Navajo Man Receives 10-Year Prison Sentence for Federal Voluntary Manslaughter Conviction
|U.S. Attorney’s Office April 12, 2012|
ALBUQUERQUE—This afternoon, a U.S. District Judge in Albuquerque sentenced Derrick Frank, 22, to a 10-year term of imprisonment for his voluntary manslaughter conviction. Frank, an enrolled member of the Navajo Nation who resides in Navajo, New Mexico, will be on supervised release for three years after he completes his prison sentence. Frank also is required to pay $1071.79 to cover funeral costs for his victim.
On January 3, 2011, Frank was charged in a criminal complaint with killing Ty Smith, a 23-year-old Navajo man, on December 31, 2010, in the heat of passion and during a sudden quarrel and fight at a residence in Navajo, which is located within the Navajo Indian Reservation. On January 17, 2011, Frank was arrested; he has been in federal custody since that time.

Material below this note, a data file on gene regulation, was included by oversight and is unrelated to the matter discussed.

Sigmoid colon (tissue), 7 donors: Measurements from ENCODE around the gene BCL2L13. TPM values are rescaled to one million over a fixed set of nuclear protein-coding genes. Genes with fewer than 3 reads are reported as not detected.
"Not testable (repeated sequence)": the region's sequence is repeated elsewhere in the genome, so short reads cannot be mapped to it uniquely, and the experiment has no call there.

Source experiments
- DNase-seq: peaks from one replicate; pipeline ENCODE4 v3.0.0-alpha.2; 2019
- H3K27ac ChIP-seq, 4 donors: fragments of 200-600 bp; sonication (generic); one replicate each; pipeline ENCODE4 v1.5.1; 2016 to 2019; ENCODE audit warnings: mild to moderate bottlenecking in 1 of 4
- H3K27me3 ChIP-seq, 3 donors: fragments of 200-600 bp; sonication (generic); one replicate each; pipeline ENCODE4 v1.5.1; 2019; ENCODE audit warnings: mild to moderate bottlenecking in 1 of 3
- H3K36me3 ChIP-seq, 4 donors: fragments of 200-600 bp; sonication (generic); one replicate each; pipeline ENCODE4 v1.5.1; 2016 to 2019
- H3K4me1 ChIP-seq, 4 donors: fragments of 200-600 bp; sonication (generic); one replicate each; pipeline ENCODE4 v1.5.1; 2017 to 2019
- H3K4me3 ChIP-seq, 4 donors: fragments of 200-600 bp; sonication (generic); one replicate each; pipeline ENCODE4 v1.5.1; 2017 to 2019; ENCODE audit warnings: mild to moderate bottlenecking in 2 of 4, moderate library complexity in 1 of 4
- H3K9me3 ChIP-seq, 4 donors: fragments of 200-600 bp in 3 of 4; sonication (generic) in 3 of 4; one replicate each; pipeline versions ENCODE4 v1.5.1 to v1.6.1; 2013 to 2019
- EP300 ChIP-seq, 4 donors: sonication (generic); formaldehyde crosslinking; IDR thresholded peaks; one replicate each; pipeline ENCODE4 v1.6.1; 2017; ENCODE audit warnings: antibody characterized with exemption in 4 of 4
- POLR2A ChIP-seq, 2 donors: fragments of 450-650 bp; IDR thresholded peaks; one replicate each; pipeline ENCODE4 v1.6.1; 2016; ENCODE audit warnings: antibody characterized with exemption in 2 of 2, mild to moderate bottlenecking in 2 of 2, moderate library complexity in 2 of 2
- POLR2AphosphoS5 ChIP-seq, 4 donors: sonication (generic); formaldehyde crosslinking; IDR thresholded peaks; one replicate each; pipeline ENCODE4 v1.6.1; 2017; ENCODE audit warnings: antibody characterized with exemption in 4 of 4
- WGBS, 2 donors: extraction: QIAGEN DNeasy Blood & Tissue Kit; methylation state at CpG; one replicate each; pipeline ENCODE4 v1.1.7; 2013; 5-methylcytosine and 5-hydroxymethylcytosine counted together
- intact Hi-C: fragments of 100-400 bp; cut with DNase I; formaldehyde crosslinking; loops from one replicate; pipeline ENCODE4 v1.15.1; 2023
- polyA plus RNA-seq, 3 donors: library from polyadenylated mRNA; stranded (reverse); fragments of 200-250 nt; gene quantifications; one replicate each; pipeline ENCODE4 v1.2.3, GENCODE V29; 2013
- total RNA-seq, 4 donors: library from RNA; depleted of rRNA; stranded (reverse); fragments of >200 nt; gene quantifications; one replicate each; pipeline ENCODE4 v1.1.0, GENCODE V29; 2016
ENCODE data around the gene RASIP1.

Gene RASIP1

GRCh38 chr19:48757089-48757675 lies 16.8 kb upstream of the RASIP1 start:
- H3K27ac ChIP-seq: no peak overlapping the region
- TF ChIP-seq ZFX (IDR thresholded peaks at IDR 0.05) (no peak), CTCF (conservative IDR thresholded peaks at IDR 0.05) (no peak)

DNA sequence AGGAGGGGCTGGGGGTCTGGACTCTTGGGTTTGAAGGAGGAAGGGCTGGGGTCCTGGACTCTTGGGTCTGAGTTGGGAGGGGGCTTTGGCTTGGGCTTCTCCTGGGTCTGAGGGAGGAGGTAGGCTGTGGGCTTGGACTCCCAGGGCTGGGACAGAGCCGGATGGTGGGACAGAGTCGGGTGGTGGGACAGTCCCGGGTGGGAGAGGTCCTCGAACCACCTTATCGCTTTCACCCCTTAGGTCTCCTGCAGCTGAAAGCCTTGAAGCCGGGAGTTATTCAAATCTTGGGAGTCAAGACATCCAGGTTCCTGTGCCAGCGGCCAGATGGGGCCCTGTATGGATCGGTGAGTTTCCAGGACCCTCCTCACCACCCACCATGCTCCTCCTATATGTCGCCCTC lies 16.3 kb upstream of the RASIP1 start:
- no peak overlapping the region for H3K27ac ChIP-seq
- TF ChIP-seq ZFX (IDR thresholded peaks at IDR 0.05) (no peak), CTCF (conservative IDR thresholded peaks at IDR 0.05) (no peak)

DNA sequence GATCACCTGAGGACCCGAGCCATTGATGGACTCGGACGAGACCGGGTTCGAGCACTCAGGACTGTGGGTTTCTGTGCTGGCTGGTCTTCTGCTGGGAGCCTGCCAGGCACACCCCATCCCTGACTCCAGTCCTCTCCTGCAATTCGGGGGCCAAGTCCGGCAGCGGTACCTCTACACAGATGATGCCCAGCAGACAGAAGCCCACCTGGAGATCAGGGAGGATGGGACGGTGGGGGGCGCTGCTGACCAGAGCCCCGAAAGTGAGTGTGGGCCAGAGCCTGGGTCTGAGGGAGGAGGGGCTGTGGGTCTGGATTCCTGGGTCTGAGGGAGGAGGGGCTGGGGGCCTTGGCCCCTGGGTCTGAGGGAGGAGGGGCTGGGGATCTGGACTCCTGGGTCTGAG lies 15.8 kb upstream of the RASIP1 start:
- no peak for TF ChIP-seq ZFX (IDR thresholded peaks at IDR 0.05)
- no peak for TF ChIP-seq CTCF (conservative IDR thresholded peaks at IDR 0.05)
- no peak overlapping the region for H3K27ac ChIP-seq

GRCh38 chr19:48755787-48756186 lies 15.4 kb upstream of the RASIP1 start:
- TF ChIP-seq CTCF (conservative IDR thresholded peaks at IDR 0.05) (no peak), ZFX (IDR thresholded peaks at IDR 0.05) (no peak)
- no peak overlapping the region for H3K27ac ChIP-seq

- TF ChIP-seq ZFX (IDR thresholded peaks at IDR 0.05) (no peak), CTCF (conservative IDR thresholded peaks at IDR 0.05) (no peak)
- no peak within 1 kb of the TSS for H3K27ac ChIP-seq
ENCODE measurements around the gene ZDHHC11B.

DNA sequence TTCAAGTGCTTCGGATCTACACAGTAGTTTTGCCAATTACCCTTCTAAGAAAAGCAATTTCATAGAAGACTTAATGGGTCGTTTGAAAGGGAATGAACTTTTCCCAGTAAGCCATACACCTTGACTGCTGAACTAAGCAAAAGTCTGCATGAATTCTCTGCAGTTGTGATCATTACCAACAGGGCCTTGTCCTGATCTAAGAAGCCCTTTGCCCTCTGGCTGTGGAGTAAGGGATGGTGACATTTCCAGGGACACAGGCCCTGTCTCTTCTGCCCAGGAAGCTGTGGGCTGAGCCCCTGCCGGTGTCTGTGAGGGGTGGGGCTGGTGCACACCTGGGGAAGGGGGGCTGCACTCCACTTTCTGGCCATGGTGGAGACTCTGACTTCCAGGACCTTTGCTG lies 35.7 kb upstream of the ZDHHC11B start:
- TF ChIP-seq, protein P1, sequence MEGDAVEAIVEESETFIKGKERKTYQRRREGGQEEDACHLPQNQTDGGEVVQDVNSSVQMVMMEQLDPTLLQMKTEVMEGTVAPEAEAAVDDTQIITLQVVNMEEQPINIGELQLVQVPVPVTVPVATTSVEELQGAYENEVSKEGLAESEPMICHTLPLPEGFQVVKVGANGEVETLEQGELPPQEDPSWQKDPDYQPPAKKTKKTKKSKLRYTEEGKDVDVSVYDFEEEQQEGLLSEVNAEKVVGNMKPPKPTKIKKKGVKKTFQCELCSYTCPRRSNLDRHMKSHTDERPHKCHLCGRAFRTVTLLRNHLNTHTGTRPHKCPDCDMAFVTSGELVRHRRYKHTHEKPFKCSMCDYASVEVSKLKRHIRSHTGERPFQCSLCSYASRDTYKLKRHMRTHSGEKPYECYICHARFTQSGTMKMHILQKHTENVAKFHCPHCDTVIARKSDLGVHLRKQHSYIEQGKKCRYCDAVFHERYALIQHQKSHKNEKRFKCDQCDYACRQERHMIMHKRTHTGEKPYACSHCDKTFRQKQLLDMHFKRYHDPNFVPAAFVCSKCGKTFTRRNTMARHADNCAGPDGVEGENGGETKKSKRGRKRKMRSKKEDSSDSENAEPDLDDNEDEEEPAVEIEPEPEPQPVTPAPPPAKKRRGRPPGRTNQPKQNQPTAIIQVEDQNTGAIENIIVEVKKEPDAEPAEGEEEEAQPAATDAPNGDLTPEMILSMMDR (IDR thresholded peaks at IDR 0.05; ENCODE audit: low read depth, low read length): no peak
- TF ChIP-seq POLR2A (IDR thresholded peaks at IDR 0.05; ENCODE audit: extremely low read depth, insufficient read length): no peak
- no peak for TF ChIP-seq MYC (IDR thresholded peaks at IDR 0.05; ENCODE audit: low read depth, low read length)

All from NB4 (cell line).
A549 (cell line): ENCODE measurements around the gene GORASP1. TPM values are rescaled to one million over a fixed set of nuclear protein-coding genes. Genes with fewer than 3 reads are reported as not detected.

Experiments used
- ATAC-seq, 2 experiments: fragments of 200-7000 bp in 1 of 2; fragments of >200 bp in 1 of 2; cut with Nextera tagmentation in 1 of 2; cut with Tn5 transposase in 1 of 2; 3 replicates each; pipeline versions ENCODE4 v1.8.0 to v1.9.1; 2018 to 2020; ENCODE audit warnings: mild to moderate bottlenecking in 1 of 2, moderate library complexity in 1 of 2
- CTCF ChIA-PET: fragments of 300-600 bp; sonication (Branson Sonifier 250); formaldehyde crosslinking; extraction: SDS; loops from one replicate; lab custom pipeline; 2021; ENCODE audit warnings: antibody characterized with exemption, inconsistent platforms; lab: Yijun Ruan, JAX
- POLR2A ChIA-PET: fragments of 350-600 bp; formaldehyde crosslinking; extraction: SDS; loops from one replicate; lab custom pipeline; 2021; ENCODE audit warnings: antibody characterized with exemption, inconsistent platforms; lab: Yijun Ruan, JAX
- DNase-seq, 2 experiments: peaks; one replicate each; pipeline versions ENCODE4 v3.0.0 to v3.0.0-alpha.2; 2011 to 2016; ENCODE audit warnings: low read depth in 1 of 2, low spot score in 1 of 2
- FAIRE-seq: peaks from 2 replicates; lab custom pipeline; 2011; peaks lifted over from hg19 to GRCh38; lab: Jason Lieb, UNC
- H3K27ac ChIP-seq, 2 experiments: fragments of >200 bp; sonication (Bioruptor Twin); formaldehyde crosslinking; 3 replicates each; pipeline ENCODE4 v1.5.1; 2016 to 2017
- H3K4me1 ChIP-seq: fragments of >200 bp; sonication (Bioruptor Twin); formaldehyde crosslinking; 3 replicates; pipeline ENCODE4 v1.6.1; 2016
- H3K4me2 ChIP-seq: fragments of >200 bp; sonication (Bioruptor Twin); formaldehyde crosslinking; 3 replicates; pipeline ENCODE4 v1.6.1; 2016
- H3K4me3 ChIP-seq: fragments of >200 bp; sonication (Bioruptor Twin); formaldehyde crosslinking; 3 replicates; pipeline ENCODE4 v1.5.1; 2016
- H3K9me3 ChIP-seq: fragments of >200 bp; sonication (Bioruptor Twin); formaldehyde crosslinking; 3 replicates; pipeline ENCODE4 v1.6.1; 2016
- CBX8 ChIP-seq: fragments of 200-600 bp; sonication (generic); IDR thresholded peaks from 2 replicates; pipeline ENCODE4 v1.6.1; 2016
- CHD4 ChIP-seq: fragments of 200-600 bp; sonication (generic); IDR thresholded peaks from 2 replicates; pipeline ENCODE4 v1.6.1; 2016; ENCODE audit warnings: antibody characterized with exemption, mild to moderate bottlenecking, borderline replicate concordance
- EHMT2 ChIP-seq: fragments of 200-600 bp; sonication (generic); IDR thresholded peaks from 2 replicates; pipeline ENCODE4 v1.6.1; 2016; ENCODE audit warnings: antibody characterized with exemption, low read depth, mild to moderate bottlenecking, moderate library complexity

U.S. Attorney Kenneth J. Gonzales said that Frank pled guilty to an information charging him with voluntary manslaughter on September 1, 2011. In entering his guilty plea, Frank admitted killing Smith on December 31, 2010 by stabbing him three times with a knife. According to Frank’s plea agreement, Frank and Smith were engaged in an argument that was fueled by alcohol, and the verbal confrontation escalated to a physical fight that culminated in the stabbing.
The case was investigated by the FBI and the Navajo Nation Department of Public Safety, Window Rock Division, and was prosecuted by Jack E. Burkhead.